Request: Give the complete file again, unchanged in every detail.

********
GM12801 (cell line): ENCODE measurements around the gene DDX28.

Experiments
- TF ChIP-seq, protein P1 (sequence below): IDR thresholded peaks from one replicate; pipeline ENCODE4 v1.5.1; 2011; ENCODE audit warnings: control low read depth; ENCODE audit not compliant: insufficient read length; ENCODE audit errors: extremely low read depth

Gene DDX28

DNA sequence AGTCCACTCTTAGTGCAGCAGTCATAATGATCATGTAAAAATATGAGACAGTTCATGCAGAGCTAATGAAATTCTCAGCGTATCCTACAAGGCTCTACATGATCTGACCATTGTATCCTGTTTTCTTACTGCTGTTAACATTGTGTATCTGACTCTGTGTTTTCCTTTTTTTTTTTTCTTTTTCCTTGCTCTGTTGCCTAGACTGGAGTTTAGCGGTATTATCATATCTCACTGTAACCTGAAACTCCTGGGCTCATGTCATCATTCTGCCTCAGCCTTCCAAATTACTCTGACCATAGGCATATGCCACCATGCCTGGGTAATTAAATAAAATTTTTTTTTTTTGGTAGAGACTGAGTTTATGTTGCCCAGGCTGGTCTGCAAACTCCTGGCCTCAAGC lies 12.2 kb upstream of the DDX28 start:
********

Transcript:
GM12801 (cell line): ENCODE measurements around the gene DDX28.

Experiments
- TF ChIP-seq, protein P1 (sequence below): IDR thresholded peaks from one replicate; pipeline ENCODE4 v1.5.1; 2011; ENCODE audit warnings: control low read depth; ENCODE audit not compliant: insufficient read length; ENCODE audit errors: extremely low read depth

Gene DDX28

DNA sequence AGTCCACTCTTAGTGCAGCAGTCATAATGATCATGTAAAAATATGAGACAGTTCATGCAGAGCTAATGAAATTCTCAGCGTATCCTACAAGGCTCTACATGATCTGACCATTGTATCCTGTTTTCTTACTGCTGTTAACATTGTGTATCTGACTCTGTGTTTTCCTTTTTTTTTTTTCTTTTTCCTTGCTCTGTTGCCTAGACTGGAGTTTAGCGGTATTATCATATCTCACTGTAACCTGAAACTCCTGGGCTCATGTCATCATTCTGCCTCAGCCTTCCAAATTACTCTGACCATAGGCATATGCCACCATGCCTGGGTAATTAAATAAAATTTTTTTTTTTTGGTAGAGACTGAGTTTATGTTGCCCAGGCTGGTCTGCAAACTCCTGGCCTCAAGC lies 12.2 kb upstream of the DDX28 start: